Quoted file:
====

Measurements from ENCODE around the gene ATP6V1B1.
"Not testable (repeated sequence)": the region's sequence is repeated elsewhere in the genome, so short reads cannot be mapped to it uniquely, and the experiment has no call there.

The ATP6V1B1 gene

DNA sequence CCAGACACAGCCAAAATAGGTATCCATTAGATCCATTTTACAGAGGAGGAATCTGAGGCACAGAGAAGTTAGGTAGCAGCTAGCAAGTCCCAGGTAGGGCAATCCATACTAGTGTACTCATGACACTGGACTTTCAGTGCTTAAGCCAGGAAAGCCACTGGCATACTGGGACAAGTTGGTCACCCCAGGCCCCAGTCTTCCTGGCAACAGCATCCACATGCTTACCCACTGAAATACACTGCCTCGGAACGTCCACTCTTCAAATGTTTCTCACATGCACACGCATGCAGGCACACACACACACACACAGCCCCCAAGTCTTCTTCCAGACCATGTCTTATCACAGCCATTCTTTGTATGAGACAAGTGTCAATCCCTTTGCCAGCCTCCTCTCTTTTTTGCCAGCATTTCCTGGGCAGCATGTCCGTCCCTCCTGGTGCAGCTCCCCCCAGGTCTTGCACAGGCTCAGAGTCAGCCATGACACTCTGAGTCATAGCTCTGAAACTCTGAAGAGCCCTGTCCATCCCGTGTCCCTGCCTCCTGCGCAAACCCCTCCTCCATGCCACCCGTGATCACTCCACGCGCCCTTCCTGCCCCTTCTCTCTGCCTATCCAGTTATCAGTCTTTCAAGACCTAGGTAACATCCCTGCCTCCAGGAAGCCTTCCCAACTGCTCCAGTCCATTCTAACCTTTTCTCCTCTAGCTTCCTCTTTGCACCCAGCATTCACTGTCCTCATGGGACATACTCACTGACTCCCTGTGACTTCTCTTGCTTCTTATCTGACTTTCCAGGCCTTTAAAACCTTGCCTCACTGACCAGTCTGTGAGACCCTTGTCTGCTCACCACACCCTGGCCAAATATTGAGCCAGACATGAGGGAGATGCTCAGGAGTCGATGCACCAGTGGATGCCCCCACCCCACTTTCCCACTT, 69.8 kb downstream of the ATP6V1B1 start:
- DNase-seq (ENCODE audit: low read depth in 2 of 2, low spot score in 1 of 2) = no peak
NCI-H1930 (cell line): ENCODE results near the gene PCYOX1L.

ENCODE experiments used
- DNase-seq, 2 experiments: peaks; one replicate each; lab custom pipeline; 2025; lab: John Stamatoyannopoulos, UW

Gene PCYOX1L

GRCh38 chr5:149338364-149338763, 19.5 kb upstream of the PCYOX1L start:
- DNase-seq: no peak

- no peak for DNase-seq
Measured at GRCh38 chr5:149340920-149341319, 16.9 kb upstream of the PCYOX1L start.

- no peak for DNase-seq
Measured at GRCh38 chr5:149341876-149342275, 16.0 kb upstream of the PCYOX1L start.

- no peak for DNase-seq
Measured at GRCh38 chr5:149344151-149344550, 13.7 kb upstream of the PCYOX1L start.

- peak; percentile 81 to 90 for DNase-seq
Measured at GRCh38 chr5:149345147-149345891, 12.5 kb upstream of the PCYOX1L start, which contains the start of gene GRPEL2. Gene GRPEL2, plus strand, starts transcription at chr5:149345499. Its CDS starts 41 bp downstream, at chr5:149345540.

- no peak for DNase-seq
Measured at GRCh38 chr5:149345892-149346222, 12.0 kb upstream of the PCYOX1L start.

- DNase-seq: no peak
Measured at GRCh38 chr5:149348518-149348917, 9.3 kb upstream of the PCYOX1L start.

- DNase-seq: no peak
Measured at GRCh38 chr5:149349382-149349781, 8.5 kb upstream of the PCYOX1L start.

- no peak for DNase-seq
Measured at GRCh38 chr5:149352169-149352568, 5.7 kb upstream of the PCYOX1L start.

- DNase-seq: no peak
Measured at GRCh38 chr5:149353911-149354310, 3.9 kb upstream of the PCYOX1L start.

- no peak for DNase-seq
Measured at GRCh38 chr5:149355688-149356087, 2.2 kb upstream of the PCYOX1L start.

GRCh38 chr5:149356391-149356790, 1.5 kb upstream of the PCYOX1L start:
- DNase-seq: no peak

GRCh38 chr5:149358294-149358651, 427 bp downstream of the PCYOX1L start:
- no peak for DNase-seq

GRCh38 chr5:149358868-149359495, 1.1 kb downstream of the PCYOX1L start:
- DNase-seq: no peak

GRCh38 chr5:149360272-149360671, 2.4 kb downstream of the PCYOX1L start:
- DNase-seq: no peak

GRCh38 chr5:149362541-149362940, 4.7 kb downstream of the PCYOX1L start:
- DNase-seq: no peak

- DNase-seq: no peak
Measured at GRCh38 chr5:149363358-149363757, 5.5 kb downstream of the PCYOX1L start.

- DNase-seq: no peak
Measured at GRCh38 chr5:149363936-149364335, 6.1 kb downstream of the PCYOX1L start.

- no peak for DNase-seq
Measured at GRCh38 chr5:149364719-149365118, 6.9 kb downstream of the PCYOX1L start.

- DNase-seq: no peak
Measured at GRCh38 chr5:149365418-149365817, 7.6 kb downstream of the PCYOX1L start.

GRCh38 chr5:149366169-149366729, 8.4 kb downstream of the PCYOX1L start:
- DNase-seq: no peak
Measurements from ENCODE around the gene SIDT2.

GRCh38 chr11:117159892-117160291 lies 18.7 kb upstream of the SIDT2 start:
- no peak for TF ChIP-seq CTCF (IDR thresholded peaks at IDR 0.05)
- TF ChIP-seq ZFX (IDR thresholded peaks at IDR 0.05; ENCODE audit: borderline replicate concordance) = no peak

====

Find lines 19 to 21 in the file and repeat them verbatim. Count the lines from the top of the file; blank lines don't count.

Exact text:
Measured at GRCh38 chr5:149345147-149345891, 12.5 kb upstream of the PCYOX1L start, which contains the start of gene GRPEL2. Gene GRPEL2, plus strand, starts transcription at chr5:149345499. Its CDS starts 41 bp downstream, at chr5:149345540.

- no peak for DNase-seq
Measured at GRCh38 chr5:149345892-149346222, 12.0 kb upstream of the PCYOX1L start.